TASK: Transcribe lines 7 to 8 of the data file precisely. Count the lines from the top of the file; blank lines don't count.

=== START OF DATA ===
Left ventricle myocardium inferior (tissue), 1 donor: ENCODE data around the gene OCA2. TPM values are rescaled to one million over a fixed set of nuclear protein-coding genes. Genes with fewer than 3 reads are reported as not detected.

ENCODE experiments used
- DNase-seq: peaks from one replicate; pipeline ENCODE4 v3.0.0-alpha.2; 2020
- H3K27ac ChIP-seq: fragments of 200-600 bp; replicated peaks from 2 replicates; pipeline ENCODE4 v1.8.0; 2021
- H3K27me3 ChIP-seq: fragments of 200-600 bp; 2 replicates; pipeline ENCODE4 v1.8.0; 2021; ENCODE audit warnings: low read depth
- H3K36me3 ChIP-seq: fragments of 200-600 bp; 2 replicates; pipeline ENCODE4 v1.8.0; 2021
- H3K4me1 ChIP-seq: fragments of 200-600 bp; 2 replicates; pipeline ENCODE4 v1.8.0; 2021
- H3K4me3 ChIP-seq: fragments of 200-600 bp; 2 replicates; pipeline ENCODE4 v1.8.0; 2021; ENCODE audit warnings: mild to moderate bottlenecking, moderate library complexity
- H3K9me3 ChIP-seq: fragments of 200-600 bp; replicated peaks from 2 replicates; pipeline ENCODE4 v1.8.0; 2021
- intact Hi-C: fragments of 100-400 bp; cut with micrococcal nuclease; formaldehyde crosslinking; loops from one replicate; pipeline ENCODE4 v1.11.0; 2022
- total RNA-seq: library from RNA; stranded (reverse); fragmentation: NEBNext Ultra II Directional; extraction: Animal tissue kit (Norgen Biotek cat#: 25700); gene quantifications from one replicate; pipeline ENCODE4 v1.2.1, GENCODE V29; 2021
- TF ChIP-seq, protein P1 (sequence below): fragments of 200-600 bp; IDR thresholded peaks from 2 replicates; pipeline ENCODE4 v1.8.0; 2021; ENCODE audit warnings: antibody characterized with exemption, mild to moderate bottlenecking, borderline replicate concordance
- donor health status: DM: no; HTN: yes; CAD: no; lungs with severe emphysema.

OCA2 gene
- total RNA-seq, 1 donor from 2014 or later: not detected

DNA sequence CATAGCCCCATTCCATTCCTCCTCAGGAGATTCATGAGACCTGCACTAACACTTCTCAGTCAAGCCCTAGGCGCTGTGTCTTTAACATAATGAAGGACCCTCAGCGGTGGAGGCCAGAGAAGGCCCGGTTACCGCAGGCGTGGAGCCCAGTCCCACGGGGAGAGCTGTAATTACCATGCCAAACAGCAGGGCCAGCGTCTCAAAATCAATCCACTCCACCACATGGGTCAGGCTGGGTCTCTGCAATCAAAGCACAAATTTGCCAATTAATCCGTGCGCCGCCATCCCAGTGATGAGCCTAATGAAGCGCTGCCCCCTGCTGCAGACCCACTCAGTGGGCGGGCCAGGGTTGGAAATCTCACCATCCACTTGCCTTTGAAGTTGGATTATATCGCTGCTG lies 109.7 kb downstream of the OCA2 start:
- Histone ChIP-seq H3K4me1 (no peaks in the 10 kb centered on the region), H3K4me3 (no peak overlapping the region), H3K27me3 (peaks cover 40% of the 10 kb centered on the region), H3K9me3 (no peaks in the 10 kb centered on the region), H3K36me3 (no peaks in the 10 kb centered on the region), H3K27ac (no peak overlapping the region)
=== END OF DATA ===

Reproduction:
- H3K4me1 ChIP-seq: fragments of 200-600 bp; 2 replicates; pipeline ENCODE4 v1.8.0; 2021
- H3K4me3 ChIP-seq: fragments of 200-600 bp; 2 replicates; pipeline ENCODE4 v1.8.0; 2021; ENCODE audit warnings: mild to moderate bottlenecking, moderate library complexity